LOS ALAMOS, N.M. (KRQE) – Research being done in New Mexico is showing promise when it comes to addressing a worldwide concern.
Researchers may be getting closer to one day being able to predict the next earthquake. Los Alamos National Labs seismologist Paul Johnson says this is breakthrough research.
“We’re learning new things about the system that we didn’t know existed,” he said. Johnson and a researcher from Pen-State are using a so-called earthquake machine to make quakes in a lab.
Johnson is collecting sound information from that machine using a stethoscope of sorts. What is new here is the use of machine learning or artificial intelligence.
He says they are finding a vast amount of new information using the computer science approach about how a fault slip starts, ends and what happens between fault slips.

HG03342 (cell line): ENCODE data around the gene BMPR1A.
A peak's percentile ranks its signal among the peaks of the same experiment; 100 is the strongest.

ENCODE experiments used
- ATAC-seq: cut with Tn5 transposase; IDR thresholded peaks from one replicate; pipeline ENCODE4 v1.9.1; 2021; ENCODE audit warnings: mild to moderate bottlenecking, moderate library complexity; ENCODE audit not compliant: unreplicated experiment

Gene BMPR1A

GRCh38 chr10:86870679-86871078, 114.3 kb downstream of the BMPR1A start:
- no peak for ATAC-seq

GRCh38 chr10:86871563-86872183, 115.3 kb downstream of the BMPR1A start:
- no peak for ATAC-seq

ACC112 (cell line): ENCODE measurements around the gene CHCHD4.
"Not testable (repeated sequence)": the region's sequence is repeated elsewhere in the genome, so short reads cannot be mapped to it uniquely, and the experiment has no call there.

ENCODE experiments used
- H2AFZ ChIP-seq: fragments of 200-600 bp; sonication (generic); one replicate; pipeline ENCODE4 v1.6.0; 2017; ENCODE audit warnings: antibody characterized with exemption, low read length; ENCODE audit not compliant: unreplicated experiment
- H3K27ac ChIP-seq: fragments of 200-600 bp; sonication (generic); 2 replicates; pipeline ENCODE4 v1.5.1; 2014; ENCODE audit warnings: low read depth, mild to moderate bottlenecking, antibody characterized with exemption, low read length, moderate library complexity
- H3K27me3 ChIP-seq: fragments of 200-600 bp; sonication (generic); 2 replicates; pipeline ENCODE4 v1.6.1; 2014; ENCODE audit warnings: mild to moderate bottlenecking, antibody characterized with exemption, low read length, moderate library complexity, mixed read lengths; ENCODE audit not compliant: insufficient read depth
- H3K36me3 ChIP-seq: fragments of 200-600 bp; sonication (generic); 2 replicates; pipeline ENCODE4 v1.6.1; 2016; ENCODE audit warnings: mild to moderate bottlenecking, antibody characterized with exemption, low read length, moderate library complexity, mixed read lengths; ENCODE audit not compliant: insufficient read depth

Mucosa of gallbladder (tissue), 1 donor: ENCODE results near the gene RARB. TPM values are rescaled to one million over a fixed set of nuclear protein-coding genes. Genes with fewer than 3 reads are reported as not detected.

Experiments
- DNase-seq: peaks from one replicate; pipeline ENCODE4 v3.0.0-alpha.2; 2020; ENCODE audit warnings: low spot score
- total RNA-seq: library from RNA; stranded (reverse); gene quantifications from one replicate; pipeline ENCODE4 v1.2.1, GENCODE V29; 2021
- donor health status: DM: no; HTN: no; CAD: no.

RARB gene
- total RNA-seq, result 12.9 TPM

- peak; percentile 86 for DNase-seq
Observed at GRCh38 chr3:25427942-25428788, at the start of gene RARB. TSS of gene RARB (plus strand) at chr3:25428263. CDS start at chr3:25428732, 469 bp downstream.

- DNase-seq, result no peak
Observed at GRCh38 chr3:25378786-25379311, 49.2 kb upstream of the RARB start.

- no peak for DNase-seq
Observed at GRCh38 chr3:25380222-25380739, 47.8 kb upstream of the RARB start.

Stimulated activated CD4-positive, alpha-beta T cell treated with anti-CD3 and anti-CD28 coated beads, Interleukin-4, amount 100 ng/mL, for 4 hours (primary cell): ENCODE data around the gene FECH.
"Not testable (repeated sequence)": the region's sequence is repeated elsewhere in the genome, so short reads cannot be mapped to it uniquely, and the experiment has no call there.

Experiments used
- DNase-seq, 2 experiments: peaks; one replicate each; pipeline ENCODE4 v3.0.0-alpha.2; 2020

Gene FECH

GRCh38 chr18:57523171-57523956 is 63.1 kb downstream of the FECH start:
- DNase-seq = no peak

This research could help scientists predict earthquakes, although they are not quite there yet and do not know when they will be.
“It shows the power of applying these machine learning approaches even though it’s laboratory earthquake data, it’s earthquake data and it’s working extremely well, better than any of us could ever have imagined,” Johnson said.
Most recently, we saw the devastation a magnitude 8.1 earthquake left in Mexico City and southwestern Mexico. Johnson says scientists know a powerful tremor is overdue in our Pacific Northwest and any advancements in earthquake detection can be extremely helpful.
The next step, Johnson says is applying this in lab research to the actual earth.
This summer, Johnson was able to get his research published in an earth science journal. In the coming weeks, he hopes to publish more of his work.